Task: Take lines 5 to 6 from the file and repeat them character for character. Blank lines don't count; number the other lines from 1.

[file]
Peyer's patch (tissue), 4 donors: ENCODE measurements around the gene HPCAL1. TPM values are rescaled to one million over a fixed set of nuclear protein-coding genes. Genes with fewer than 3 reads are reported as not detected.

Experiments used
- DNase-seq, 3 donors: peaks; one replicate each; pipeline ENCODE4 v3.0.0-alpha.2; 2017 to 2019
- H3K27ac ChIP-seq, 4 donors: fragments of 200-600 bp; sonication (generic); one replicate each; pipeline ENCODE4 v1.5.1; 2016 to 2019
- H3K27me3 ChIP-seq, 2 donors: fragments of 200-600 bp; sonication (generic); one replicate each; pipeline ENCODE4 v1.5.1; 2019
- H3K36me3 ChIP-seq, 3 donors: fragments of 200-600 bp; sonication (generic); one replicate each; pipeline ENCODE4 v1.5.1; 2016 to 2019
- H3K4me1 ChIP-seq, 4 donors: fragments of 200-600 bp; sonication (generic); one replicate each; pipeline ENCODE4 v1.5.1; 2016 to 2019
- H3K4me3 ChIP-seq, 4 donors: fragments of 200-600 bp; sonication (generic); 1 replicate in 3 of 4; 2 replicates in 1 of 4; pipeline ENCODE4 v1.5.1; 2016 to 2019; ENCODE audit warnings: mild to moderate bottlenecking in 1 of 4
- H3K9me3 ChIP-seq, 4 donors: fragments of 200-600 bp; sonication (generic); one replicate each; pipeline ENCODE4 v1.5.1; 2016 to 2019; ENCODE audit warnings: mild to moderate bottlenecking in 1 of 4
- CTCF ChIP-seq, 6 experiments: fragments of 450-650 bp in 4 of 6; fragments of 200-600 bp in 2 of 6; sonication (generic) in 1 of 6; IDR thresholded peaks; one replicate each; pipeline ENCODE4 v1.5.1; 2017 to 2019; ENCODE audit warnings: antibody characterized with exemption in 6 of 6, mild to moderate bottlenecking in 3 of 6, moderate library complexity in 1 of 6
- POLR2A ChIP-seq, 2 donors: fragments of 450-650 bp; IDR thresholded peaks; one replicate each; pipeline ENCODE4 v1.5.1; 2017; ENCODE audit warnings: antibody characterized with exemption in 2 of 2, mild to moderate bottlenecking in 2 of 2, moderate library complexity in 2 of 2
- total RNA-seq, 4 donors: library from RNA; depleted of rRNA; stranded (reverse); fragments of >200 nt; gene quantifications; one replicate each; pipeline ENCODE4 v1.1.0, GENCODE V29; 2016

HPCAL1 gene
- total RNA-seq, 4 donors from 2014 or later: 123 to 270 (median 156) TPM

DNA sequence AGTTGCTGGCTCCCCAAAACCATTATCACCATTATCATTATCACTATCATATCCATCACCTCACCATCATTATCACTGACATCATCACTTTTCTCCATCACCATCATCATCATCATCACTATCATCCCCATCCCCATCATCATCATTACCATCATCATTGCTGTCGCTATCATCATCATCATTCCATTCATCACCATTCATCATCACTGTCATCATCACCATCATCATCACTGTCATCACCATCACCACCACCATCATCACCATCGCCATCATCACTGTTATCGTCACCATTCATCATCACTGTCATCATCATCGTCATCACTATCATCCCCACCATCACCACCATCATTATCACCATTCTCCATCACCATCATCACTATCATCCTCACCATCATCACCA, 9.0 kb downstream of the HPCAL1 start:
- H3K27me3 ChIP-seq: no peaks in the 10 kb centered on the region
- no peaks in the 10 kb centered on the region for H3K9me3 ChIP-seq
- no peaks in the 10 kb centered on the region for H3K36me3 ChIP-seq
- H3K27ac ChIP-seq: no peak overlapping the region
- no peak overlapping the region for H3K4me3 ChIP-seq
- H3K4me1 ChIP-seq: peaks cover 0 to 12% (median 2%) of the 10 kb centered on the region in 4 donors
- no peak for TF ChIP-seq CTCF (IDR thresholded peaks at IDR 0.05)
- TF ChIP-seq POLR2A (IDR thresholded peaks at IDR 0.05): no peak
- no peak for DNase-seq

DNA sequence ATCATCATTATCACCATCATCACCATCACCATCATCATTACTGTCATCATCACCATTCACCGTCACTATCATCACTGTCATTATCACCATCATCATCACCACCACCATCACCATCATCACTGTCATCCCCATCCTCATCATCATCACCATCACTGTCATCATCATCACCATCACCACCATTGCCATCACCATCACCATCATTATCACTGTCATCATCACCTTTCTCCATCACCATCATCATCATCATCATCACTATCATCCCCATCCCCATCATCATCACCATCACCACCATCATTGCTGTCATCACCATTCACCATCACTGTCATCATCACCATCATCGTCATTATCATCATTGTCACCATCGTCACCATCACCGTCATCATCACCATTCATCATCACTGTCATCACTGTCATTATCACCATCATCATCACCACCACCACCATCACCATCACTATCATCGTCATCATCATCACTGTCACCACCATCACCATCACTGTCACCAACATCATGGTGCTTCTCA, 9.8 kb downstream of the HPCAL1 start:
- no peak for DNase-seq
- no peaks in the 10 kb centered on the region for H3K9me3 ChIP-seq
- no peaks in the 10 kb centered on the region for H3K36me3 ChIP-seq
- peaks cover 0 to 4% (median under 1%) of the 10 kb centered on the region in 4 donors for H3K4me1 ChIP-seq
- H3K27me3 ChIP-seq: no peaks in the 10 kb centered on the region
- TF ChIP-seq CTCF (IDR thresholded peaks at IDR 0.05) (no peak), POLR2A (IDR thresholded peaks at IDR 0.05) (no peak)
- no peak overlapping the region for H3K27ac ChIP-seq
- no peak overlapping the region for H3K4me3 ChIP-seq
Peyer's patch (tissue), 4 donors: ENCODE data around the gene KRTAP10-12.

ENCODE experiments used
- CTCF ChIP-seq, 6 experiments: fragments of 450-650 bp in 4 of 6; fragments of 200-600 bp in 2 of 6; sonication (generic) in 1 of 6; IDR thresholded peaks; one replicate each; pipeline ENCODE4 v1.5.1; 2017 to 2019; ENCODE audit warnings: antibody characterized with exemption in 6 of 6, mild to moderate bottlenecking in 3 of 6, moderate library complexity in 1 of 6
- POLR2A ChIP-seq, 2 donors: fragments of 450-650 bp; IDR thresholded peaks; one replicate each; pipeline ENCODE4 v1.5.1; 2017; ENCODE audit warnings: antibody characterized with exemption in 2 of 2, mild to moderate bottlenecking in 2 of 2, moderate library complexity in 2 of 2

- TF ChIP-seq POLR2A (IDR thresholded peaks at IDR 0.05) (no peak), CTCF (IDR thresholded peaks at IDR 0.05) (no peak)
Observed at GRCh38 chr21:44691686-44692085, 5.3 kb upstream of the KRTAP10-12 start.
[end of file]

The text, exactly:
- H3K27me3 ChIP-seq, 2 donors: fragments of 200-600 bp; sonication (generic); one replicate each; pipeline ENCODE4 v1.5.1; 2019
- H3K36me3 ChIP-seq, 3 donors: fragments of 200-600 bp; sonication (generic); one replicate each; pipeline ENCODE4 v1.5.1; 2016 to 2019